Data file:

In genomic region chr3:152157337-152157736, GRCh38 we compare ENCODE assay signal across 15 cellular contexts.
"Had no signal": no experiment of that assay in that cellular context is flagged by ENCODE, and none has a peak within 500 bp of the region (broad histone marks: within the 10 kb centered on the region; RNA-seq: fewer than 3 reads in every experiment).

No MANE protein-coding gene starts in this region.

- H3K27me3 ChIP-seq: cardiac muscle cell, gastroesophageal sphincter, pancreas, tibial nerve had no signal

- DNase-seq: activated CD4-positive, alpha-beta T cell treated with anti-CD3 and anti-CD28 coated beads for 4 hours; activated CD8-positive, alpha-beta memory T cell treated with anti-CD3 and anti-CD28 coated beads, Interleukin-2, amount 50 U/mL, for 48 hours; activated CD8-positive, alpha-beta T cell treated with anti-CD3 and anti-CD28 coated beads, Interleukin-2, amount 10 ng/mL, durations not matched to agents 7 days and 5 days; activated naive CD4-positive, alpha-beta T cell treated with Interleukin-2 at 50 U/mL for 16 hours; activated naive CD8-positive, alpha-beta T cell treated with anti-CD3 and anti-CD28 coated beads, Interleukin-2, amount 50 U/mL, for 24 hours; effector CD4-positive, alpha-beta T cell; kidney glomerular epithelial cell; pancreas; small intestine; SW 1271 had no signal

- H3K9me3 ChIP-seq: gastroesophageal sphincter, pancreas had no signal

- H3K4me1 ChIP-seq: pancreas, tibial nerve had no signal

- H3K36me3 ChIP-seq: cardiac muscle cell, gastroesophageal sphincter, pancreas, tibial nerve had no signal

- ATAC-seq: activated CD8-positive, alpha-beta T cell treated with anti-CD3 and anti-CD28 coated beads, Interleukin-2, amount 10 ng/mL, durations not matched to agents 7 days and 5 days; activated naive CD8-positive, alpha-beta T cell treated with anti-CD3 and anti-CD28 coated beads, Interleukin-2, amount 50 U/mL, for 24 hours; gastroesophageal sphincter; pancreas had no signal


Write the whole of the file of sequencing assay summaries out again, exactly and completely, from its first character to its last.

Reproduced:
In genomic region chr3:152157337-152157736, GRCh38 we compare ENCODE assay signal across 15 cellular contexts.
"Had no signal": no experiment of that assay in that cellular context is flagged by ENCODE, and none has a peak within 500 bp of the region (broad histone marks: within the 10 kb centered on the region; RNA-seq: fewer than 3 reads in every experiment).

No MANE protein-coding gene starts in this region.

- H3K27me3 ChIP-seq: cardiac muscle cell, gastroesophageal sphincter, pancreas, tibial nerve had no signal

- DNase-seq: activated CD4-positive, alpha-beta T cell treated with anti-CD3 and anti-CD28 coated beads for 4 hours; activated CD8-positive, alpha-beta memory T cell treated with anti-CD3 and anti-CD28 coated beads, Interleukin-2, amount 50 U/mL, for 48 hours; activated CD8-positive, alpha-beta T cell treated with anti-CD3 and anti-CD28 coated beads, Interleukin-2, amount 10 ng/mL, durations not matched to agents 7 days and 5 days; activated naive CD4-positive, alpha-beta T cell treated with Interleukin-2 at 50 U/mL for 16 hours; activated naive CD8-positive, alpha-beta T cell treated with anti-CD3 and anti-CD28 coated beads, Interleukin-2, amount 50 U/mL, for 24 hours; effector CD4-positive, alpha-beta T cell; kidney glomerular epithelial cell; pancreas; small intestine; SW 1271 had no signal

- H3K9me3 ChIP-seq: gastroesophageal sphincter, pancreas had no signal

- H3K4me1 ChIP-seq: pancreas, tibial nerve had no signal

- H3K36me3 ChIP-seq: cardiac muscle cell, gastroesophageal sphincter, pancreas, tibial nerve had no signal

- ATAC-seq: activated CD8-positive, alpha-beta T cell treated with anti-CD3 and anti-CD28 coated beads, Interleukin-2, amount 10 ng/mL, durations not matched to agents 7 days and 5 days; activated naive CD8-positive, alpha-beta T cell treated with anti-CD3 and anti-CD28 coated beads, Interleukin-2, amount 50 U/mL, for 24 hours; gastroesophageal sphincter; pancreas had no signal